Hunter Pence apparently brought less in return than he cost the Phillies a year ago, but his departure frees up payroll money.
Hunter Pence apparently brought less in return than he cost the Phillies a year ago, but his departure frees up payroll money. (DAVID MAIALETTI / STAFF PHOTOGRAPHER)

Trading Hunter Pence makes sense

Posted: August 02, 2012

WASHINGTON - As Ruben Amaro Jr. and various members of his front office emerged from a tunnel at Nationals Park early Tuesday evening, you half-expected them to recoil in pain at the sudden burst of sunlight. The group had spent much of the previous 3 days hunkered down at the team hotel, laying the groundwork for one of the more dramatic afternoons in recent club history. By the time the annual non-waiver trade deadline arrived, the Phillies had parted ways with two-thirds of their outfield, exchanging Hunter Pence and Shane Victorino for a well-regarded prospect, a young major league reliever, and a part-time major league outfielder, along with a couple of minor league projects.

The package the Phillies obtained in return for one-and-a-half seasons of Pence might seem underwhelming, particularly when you compare it to the package that they surrendered for what ended up being a year of him. Still, the move made plenty of sense from a philosophical standpoint. With Pence expected to earn between $14 million and $15 million next season, the Phillies faced the very real potential of paying more for him than they would a similarly talented corner outfielder on the free-agent market. Last offseason, for example, Carlos Beltran signed with St. Louis for an average of $13 million over two seasons. Sheer logic suggests that the Phillies were wise to swap Pence for whatever they could get and, if necessary, spend his money on a free-agent replacement.

The execution of the Pence trades, incoming and outgoing, is a separate issue, one that will not be definitively settled until Jonathon Singleton and Jarred Cosart get a chance to live up to their Top 50 ranking by Baseball America, and Tommy Joseph gets a chance to prove the magazine wrong. Joseph, the 21-year-old catcher who served as the centerpiece of Pence's trade to the Giants, is regarded as a high-level prospect by scouts, although he was not included in BA's annual ranking of the Top 100 minor leaguers in the game ( BA had him ranked behind centerfielder Gary Brown on its list of San Francisco's top prospects). The reality is that there is no reliable metric or method for comparing the value of prospects. The only value that matters is the value that an organization's scouting department places on a player, and the accuracy of that value cannot be judged until years down the line.

The one thing that is clear is that trading Pence makes the Phillies a less talented baseball team, at least for the moment. Not only is Joseph 21 years old - he hit .260 with a .313 on-base percentage, .391 slugging percentage and eight home runs in 335 plate appearances at Double A Richmond - he plays a position that will be manned by Carlos Ruiz through at least next season. The perfect trade would have given the Phillies a piece that could help them compete in 2013. Instead, they will have to make do with Nate Schierholtz, a strong-armed, lefthanded pull hitter who put up solid but not spectacular numbers as a part-time corner outfielder for the Giants.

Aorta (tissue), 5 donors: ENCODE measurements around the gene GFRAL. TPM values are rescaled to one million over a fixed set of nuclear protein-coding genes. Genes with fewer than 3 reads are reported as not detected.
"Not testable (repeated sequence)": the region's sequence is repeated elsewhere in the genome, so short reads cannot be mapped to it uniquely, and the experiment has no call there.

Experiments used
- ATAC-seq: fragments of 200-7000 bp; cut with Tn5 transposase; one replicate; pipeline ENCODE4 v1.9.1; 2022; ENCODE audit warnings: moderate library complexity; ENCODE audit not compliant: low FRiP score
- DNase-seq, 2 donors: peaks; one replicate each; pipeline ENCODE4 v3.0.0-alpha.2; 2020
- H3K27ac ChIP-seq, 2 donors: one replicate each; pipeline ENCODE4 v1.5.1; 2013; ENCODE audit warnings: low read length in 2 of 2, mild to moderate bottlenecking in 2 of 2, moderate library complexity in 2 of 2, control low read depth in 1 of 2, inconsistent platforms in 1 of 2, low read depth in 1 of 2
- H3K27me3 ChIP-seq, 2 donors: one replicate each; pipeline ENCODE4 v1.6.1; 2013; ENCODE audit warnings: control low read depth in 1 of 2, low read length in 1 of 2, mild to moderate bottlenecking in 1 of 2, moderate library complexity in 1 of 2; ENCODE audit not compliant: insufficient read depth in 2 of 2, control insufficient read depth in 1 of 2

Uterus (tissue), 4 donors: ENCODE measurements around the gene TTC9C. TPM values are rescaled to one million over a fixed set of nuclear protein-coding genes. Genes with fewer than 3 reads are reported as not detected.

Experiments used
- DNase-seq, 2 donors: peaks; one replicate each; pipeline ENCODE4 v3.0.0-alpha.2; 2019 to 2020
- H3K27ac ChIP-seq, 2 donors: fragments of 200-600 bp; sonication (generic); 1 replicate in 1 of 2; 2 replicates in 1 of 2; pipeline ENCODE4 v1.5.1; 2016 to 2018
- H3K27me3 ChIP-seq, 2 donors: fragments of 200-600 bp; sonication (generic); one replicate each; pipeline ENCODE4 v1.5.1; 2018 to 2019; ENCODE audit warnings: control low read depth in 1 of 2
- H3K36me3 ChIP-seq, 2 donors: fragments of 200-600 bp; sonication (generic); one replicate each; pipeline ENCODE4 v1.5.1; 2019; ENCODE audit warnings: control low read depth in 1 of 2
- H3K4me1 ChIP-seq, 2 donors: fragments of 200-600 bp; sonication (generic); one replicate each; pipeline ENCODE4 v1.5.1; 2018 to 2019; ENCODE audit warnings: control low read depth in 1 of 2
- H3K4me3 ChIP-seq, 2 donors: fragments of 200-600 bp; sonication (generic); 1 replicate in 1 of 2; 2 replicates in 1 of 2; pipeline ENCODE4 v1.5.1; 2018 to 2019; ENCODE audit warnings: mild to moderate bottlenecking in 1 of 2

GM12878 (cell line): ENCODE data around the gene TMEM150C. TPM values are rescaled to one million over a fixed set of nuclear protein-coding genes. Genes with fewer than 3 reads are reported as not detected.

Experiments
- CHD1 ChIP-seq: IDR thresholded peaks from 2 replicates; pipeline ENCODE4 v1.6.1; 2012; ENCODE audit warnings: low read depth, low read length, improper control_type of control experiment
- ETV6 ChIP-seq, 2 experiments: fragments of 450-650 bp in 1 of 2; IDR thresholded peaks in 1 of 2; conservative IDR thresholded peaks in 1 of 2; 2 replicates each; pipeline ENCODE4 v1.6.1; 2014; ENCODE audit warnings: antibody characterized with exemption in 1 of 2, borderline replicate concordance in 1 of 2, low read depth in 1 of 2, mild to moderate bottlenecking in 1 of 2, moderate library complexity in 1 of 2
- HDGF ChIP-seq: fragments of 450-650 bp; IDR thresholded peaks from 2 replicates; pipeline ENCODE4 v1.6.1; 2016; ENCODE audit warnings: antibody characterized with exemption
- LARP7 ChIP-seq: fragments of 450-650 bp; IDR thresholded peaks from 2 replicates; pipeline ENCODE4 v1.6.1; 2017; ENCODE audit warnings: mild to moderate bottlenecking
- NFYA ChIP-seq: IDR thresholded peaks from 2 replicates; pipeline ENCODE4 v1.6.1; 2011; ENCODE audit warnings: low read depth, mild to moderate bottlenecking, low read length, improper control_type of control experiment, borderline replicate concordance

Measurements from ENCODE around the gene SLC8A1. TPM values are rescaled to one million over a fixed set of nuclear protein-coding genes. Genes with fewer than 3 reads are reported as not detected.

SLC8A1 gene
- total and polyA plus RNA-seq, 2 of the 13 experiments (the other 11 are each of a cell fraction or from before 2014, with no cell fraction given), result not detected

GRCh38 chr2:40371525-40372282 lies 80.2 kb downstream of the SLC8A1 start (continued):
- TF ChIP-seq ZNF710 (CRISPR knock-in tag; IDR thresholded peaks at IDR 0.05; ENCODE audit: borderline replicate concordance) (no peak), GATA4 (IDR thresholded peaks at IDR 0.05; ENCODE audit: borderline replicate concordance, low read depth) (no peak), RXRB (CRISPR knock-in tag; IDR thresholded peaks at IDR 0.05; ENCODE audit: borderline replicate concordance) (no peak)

Over the last two seasons, Schierholtz has posted a .271/.326/.429 line with 14 home runs in 558 plate appearances, which is similar to the production the Phillies got from Jimmy Rollins in 2011. Pence, on the other hand, hit .289/.357/.486 with 28 home runs in 676 plate appearances during his year in Philadelphia.

The good news is that the Phillies do not sound as if they traded for Schierholtz with the assumption that he would be their everyday rightfielder in 2013.

"I don't know yet," Amaro said, "because he's never been an everyday player. But he's a pretty good player."

At the worst, the Phillies will wind up with a solid defender and lefthanded bench hitter earning a modest salary (Schierholtz should make around $2.75 million through arbitration next season). In that case, they can always spend part of Pence's money on a player like Nick Swisher, who has similar power numbers with better base-reaching ability and more versatile defense.

Really, the only immediate benefit of the Pence trade is that it sets up the deals that will really matter. Whether that involves the addition of a corner outfielder like Swisher, or a tangle with Scott Boras over centerfielder Michael Bourn, or a trade for a third baseman who can provide some offense (assuming the injury risk presented by top free agent Kevin Youkilis is too great), the Phillies need to upgrade the offense at all three positions. They entered Tuesday averaging 3.8 runs per game since Chase Utley's return, along with a .233 average, .298 on-base percentage and .380 slugging percentage. They had also lost 17 of 26 games. Since Ryan Howard's return, they were averaging 3.7 runs, .223/.289/.365.

They still need to address the bullpen, but the offense remains a pressing concern.

"We still have a very good team out there," Amaro said. "Is it as good as the team that was playing 2 days ago? Maybe not. But we'll find out."

Contact David Murphy at murphyd@phillynews.com. Follow him on Twitter @HighCheese. For more Phillies coverage and opinion, read his blog at www.philly.com/HighCheese.

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